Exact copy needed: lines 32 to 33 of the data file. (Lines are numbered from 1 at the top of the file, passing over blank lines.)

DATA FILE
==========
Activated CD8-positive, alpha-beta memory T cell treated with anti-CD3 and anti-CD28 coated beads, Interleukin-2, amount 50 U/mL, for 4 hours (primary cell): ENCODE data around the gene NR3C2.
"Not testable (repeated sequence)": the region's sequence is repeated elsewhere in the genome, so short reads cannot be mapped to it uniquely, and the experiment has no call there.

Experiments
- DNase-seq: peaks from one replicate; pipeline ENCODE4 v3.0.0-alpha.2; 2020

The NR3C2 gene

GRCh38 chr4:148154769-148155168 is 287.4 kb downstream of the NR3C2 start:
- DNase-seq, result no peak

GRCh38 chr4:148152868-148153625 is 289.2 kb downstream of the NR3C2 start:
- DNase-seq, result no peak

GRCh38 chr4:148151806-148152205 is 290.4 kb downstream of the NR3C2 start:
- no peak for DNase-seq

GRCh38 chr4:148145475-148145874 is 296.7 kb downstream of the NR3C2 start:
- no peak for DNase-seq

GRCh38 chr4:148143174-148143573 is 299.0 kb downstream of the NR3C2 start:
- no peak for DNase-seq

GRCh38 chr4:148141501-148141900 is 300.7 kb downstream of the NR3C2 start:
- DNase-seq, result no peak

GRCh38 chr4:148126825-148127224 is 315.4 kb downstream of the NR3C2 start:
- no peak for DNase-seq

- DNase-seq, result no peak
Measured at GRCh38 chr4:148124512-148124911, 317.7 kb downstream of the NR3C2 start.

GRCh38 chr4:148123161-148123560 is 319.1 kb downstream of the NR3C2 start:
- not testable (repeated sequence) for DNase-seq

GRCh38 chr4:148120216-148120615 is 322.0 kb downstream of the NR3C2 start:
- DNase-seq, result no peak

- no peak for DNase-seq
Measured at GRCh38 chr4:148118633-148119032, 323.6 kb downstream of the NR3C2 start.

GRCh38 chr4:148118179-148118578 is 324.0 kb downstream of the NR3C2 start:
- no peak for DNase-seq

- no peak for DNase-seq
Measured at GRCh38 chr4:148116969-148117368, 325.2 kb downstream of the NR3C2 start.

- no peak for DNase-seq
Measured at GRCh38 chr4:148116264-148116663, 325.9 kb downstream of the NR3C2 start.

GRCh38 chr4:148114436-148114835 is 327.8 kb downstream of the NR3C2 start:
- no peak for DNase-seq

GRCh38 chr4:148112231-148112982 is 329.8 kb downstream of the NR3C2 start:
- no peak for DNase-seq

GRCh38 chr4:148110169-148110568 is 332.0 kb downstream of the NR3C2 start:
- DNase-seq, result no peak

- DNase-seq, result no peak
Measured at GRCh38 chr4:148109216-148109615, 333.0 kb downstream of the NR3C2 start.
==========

- no peak for DNase-seq
Measured at GRCh38 chr4:148116264-148116663, 325.9 kb downstream of the NR3C2 start.